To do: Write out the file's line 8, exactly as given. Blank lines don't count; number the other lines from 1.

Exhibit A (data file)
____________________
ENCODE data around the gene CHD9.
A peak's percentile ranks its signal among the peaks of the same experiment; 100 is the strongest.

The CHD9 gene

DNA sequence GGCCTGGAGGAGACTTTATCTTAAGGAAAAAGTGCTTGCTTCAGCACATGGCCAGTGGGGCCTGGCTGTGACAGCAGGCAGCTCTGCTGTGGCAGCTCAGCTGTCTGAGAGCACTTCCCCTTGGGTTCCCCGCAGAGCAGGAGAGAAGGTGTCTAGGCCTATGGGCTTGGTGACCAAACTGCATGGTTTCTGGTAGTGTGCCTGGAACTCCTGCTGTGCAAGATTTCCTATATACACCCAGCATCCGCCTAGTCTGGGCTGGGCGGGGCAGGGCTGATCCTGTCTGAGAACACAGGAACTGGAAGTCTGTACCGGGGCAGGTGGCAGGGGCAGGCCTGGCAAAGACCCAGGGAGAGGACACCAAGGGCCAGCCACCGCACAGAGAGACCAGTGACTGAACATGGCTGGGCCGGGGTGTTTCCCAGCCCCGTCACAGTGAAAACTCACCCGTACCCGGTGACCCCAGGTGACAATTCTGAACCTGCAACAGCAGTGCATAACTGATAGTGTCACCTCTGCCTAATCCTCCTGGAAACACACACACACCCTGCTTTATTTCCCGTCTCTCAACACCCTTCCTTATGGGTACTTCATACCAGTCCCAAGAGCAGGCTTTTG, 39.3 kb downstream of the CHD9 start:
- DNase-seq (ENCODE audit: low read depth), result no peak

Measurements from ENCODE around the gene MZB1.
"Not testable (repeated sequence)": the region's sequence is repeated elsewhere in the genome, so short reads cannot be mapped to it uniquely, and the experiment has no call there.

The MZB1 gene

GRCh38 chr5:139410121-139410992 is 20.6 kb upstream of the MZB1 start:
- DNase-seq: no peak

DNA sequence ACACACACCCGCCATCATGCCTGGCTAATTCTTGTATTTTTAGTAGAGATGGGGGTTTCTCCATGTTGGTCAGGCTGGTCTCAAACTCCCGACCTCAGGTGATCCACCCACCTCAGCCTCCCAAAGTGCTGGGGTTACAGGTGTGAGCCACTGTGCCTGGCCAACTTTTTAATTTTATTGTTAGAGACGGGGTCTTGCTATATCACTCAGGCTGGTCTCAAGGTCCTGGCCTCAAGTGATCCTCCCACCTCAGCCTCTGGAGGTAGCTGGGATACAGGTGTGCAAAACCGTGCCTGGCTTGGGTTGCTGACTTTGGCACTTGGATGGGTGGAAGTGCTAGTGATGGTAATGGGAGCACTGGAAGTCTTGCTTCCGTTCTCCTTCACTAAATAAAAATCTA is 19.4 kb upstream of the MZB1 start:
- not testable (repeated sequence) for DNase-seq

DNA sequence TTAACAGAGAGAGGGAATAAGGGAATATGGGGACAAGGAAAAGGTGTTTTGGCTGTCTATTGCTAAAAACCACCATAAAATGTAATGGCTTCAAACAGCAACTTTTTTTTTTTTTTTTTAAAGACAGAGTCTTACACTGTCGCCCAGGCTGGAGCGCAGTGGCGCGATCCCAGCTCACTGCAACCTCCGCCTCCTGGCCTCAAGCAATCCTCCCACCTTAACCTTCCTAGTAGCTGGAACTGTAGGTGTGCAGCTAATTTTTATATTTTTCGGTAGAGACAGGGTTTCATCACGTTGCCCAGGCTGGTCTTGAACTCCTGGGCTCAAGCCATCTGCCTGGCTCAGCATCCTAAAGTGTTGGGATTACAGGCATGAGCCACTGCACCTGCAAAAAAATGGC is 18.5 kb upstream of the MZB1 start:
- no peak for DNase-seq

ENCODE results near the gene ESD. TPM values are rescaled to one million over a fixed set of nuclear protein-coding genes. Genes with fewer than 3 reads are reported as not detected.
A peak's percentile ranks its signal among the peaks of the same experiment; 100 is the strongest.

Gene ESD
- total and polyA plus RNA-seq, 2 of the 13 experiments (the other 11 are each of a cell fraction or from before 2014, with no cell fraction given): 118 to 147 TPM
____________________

The MZB1 gene